“The spine is the source of all human energy in life.” – Bishnu Charan Ghosh

The spine is the focus of every posture we do in Bikram Yoga because the health of the entire body depends on the health of the spine. In our 90-minute class, we stretch the spine to restore space between the vertebrae, take pressure off the discs between the vertebrae, and strengthen and develop the back muscles. A spine that can stretch and lengthen well benefits the internal organs, spinal cord, and nervous system.

As a starting point to stretch the spine effectively, we need to know how to use the legs and arms to help the process.

You can try these simple exercises for yourself using the steps below:

First, the legs. The legs are your foundation and the foundation of spine stretching.

standing exercise

Legs exercise:

  • Stand with feet hip-width apart.
  • Stand up straight, and be proud!
  • Now: chest up. Lean back a little to bring weight into the heels. Do you notice that your thighs are starting to get active?
  • Feet flat on the floor. Notice your feet. As you try to stand up straight more, the more your feet try to push down into the floor.
  • Keep pushing your feet down.
  • Buttocks forward, thighs back, stomach back.
  • Actively stand like this for a minute, then relax.

Now the arms. Have you ever noticed how a big cat walks? Think of a leopard, and imagine its front legs. As the leopard walks, the shoulder blade/scapula of each front leg propels it forward. We can learn to use our arms in the same way.

arms exercise

Arms exercise:

  • Stand with feet hip-width apart.
  • Hold both arms in front of you, parallel to the floor (like Awkward posture in the Bikram class)
  • Rotate your arms so that your palms face the ceiling.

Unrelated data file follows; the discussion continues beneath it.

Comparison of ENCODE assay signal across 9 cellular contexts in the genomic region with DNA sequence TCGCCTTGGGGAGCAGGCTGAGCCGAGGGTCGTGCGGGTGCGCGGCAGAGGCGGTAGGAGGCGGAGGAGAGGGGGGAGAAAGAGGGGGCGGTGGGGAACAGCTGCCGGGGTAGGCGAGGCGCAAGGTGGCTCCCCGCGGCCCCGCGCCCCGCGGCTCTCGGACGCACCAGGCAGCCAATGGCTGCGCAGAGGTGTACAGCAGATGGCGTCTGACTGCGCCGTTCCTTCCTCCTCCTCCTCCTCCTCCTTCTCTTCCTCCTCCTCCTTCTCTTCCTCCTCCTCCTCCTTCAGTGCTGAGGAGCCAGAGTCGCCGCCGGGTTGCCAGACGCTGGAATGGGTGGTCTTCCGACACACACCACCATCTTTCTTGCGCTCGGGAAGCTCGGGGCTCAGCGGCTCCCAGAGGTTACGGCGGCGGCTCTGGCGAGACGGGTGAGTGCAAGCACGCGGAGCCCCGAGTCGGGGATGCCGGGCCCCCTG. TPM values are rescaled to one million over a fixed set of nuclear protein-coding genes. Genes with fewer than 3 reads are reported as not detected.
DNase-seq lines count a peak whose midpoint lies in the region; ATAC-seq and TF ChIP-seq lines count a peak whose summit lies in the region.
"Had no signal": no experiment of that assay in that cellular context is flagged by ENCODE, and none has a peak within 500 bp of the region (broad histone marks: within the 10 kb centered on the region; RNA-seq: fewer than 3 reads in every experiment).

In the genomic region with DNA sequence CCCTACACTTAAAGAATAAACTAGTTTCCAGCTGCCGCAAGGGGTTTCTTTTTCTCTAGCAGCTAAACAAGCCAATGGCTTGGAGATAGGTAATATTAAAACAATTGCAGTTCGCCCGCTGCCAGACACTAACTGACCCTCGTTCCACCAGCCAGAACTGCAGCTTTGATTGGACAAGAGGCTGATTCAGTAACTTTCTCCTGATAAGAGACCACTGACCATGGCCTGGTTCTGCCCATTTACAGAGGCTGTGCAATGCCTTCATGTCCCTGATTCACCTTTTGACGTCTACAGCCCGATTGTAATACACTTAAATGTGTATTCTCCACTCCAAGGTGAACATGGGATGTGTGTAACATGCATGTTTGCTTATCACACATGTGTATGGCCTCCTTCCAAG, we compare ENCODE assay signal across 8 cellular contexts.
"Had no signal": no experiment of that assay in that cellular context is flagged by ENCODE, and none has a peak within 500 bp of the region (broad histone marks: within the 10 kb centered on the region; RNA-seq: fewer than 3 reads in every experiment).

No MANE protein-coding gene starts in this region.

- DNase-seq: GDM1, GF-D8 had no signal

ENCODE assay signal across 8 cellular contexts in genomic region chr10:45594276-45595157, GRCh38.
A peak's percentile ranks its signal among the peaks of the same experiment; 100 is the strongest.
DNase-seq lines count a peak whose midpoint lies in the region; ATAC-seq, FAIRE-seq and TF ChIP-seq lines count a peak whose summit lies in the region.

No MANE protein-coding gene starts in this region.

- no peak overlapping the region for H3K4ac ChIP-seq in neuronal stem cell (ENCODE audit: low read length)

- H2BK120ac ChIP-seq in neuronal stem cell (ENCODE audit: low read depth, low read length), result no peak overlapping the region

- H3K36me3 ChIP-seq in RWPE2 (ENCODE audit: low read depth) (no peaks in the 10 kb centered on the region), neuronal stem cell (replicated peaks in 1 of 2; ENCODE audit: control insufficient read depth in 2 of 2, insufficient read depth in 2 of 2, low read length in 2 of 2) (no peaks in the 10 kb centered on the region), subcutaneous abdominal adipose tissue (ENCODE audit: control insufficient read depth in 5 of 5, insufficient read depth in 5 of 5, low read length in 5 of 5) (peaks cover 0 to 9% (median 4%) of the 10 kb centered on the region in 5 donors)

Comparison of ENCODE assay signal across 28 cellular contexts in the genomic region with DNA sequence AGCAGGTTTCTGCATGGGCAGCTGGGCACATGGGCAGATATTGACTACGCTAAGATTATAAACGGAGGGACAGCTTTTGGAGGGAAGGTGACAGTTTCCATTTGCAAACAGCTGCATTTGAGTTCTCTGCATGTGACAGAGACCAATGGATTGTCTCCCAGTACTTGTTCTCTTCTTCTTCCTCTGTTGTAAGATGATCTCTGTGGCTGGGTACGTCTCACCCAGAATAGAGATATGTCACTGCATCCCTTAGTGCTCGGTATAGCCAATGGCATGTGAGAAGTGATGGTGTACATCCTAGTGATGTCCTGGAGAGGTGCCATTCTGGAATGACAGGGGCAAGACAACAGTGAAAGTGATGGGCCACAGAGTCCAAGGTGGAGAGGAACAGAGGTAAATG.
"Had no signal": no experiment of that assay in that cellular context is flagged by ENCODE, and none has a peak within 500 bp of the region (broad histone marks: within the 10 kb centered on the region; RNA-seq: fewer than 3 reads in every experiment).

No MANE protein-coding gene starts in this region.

• Very slowly, bring your arms out to the side, still in a straight position.
  • Very slowly, without changing anything, bring your arms up to touch your ears, palms facing each other.
  • Notice that your shoulder blades come with you. You are not lifting from the top of the shoulder (near the neck, also called the inner shoulder.) The lift is propelled from underneath the shoulder blade.
  • Keep stretching up from the shoulder blade. Don’t do anything intentionally with the spine, but notice how it comes with you, the rib cage lifting up with the arms.
  • To come out, slowly and precisely reverse the steps you made to get into the posture. (Come out exactly the opposite of the way you went in.)


(Incidentally, this exercise is also wonderful therapy if you have shoulder pain.)

Now you can put it all together to stretch the spine.

integrated exercise

Legs, arms, and spine exercise:

  • Stand with feet hip-width apart.
  • Bring your arms over your head sideways (exactly as in the arms exercise, go slowly)
  • Thighs back, stomach back, buttocks forward.
  • Push your feet down into the floor. Rise up through your active thighs.
  • Chest up.
  • Keep the inner shoulders relaxed, and stretch your arms up towards the ceiling.

Keep pushing your feet down. Try to touch the ceiling! Keep doing, and notice how you stretch up out of the waist. You are stretching up and down in opposite directions, tractioning the spine.  

These steps are the basis of all postures which stretch the spine. And, as you already know, that is all of them in Bikram Yoga. It may not be obvious how these steps work in every posture, but you can start with the Half-Moon pose and keep investigating from there. As you listen to and practice the Bikram Yoga dialogue in each posture in class, you will start to recognize and be able to apply these techniques for maximum benefit.

Take it slowly, concentrate, meditate and enjoy the exploration.

“If you have a strong, healthy spine, the world is yours.” – Bikram Choudhury